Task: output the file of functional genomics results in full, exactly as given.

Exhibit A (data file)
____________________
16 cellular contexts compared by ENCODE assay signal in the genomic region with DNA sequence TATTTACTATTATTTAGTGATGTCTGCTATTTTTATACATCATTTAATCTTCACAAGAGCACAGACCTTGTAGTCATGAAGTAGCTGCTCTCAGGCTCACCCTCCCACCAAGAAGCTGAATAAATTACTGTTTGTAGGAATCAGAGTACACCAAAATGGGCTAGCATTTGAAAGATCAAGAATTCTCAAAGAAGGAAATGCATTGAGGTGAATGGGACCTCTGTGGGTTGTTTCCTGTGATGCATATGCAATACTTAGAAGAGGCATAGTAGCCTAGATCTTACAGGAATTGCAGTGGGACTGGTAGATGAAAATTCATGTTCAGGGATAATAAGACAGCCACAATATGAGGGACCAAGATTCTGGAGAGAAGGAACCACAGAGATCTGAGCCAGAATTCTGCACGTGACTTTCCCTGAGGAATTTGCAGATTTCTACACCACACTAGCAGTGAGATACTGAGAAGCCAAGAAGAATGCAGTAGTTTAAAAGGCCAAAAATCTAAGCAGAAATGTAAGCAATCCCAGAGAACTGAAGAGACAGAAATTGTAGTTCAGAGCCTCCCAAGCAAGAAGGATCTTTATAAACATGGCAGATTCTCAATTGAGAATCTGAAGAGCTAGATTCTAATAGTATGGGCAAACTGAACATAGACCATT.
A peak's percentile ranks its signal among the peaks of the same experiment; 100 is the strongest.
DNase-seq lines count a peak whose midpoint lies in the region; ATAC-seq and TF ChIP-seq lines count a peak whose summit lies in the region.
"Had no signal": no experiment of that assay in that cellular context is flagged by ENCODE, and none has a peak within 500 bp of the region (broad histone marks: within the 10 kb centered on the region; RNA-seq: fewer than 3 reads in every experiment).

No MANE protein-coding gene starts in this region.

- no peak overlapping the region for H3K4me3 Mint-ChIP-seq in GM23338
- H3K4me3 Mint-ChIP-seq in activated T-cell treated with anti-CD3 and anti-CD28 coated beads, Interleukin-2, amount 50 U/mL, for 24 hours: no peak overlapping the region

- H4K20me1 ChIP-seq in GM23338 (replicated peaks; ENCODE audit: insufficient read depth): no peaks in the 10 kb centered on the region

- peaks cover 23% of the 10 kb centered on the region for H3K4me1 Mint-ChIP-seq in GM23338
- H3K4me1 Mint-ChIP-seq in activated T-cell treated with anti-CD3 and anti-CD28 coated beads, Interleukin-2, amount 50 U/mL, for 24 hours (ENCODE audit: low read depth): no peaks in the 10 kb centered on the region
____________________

16 cellular contexts compared by ENCODE assay signal in the genomic region with DNA sequence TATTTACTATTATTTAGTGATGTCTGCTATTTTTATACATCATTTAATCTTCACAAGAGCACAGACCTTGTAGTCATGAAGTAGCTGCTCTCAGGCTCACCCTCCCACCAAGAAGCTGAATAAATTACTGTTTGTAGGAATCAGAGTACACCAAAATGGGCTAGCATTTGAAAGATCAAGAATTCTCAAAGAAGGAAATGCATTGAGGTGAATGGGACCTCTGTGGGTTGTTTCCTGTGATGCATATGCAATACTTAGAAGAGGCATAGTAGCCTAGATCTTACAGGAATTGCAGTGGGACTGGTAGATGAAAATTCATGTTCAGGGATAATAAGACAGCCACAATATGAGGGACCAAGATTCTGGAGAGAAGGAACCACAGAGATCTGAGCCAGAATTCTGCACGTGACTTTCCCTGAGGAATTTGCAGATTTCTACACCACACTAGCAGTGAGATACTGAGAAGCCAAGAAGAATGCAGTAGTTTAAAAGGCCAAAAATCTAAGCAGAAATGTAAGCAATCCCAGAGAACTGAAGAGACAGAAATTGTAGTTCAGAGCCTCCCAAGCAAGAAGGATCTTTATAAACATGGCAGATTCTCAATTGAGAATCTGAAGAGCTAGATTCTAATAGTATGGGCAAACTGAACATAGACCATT.
A peak's percentile ranks its signal among the peaks of the same experiment; 100 is the strongest.
DNase-seq lines count a peak whose midpoint lies in the region; ATAC-seq and TF ChIP-seq lines count a peak whose summit lies in the region.
"Had no signal": no experiment of that assay in that cellular context is flagged by ENCODE, and none has a peak within 500 bp of the region (broad histone marks: within the 10 kb centered on the region; RNA-seq: fewer than 3 reads in every experiment).

No MANE protein-coding gene starts in this region.

- no peak overlapping the region for H3K4me3 Mint-ChIP-seq in GM23338
- H3K4me3 Mint-ChIP-seq in activated T-cell treated with anti-CD3 and anti-CD28 coated beads, Interleukin-2, amount 50 U/mL, for 24 hours: no peak overlapping the region

- H4K20me1 ChIP-seq in GM23338 (replicated peaks; ENCODE audit: insufficient read depth): no peaks in the 10 kb centered on the region

- peaks cover 23% of the 10 kb centered on the region for H3K4me1 Mint-ChIP-seq in GM23338
- H3K4me1 Mint-ChIP-seq in activated T-cell treated with anti-CD3 and anti-CD28 coated beads, Interleukin-2, amount 50 U/mL, for 24 hours (ENCODE audit: low read depth): no peaks in the 10 kb centered on the region